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Scott Taylor

Superintendent , Kenilworth Public School District

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Educational leadership

The Battle of Shiloh is considered by American historians as one of the bloodiest wartime fights of the modern era. General Ulysses S. Grant led his troops to Union victory and, as biographer Jean Edward Smith accounts in his highly respected, well researched 2001 book titled "Grant," showed a leadership trait that should be emulated by anyone who strives to win a "battle."

"A general imparts attitude to an army. It is not simply a matter of issuing orders, but infusing spirit and initiative. An inchoate bond develops between a successful commander and the army. His will becomes theirs...The men fought because they knew that Grant expected them to, and they trusted his judgment that they could do so."

The key to the relationship Grant forged with his troops was the success he showed in battle. The general is known to have lost as many battles as he won, but the "wins" he scored in the fighting were significant and game-changing.

Grant's soldiers followed him through thick and thin. I recognize, as an educational leader, that I will have to show successes before I can expect my "troops" to follow my vision. I realize the leaders, teachers, and parents in my schools will not support my work whole-heartedly unless I can prove that their adherence to my plans for student achievement will pay off in the end.

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  • Jun 18 2013: Scott,

    I would recommend you take the time to read the short (320 pages) but apt book by Chip and Dan Heath entitled Switch: How to Change Things When Change is Hard. I do not want to ruin the book for you, but to give you a short preview of the theory it contains. It suggests there are three aspects of change management leaders need to consider while trying to create change against all odds:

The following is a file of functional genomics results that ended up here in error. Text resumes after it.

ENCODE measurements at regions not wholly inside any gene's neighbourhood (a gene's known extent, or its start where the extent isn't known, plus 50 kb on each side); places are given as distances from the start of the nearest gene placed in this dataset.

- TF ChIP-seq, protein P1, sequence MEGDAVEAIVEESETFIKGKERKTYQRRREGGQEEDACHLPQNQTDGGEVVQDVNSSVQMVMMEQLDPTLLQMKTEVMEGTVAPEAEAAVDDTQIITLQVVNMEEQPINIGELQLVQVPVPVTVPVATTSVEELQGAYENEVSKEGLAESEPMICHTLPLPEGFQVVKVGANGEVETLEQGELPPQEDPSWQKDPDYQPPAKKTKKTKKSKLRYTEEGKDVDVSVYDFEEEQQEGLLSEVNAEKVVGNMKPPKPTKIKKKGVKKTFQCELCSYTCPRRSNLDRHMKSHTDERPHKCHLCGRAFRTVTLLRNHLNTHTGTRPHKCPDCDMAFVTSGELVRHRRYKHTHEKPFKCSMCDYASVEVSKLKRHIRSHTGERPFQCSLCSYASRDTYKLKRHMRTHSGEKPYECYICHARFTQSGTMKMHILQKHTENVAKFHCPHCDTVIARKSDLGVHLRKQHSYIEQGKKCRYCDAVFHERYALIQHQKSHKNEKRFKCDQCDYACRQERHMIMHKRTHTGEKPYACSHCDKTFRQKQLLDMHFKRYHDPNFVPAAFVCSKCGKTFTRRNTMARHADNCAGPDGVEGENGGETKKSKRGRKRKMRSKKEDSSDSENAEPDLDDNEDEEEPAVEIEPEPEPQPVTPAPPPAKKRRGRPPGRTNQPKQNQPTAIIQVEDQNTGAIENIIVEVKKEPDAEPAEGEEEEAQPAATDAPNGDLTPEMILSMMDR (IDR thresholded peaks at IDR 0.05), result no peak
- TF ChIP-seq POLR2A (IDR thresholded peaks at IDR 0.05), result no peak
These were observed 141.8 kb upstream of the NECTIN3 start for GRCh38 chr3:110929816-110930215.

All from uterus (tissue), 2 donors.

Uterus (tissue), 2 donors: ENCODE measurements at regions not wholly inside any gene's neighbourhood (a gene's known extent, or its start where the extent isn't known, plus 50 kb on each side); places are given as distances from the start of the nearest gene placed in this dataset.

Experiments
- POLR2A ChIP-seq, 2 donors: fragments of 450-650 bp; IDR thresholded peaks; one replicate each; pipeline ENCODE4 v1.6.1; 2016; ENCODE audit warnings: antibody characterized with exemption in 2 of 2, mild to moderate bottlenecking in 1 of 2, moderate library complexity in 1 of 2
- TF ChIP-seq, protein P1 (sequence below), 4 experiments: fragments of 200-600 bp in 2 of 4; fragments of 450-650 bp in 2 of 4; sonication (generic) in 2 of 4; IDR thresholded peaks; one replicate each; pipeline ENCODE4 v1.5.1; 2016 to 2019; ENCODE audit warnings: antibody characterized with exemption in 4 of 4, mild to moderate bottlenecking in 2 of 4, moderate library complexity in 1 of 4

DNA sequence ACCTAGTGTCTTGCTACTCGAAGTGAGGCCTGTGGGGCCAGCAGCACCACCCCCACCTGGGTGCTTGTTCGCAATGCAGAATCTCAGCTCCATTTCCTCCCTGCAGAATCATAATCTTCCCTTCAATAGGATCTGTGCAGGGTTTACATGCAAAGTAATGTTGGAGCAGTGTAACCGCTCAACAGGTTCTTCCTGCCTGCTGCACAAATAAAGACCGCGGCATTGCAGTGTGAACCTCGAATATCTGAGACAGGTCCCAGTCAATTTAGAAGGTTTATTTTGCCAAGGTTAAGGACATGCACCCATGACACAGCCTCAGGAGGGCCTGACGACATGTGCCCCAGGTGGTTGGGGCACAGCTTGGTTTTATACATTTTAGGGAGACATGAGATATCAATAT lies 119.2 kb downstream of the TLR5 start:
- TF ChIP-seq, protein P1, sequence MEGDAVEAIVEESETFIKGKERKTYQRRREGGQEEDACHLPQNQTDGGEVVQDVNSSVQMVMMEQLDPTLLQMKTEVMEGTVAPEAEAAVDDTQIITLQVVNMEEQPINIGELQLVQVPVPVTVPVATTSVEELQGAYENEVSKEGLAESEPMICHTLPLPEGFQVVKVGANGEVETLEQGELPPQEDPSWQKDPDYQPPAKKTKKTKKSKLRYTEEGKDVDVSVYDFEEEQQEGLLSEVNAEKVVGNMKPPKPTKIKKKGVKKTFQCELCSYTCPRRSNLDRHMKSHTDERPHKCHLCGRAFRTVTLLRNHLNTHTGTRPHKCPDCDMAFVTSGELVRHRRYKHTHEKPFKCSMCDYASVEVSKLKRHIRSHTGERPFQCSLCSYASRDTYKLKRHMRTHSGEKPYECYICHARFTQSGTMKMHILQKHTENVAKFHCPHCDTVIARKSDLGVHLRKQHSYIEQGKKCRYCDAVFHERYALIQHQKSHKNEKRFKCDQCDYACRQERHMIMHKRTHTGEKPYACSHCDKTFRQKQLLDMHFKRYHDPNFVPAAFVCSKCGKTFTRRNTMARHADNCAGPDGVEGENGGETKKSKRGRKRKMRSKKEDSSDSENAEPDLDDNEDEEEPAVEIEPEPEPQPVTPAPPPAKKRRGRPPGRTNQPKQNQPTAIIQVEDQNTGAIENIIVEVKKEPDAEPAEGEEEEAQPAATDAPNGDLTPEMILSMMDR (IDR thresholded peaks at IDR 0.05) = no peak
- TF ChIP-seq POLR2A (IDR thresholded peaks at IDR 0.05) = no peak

- Get buy in at the emotional level

    - Once emotional buy-in exists, back it up with rational thought and by focusing on the bright spots within your organization by pointing to the destination and scripting the critical moves you need to get through to get to your destination

    - Shape the path / culture: Build habits that support your change and rally, in your case, your teachers.

    The book goes much more in-depth with some specifics and examples. These examples, generally speaking, are instances where individuals have no organizational power behind them to help push the change. These include amazing systematic changes such as saving endangered animals while working against the home country's dominate culture. This reminds me, in a very real way, of the kind of change that needs to occur in our school districts - often times against the prevailing culture to ensure real progress towards educational objectives. I also suspect that you are the type of leader that does not want to ineffectively strong-arm change. This book may give you at least some insight on how you might go about this. Scott, I would love to hear how you choose to tackle this very relatable problem and the resulting change in your schools. I am interested in a position in educational leadership myself (mostly on the finance side – I am an accounting and Computer Information Systems major at university hoping to find my way into school finance) and suspect I will find myself in a similar position in the future.

    Best of luck,

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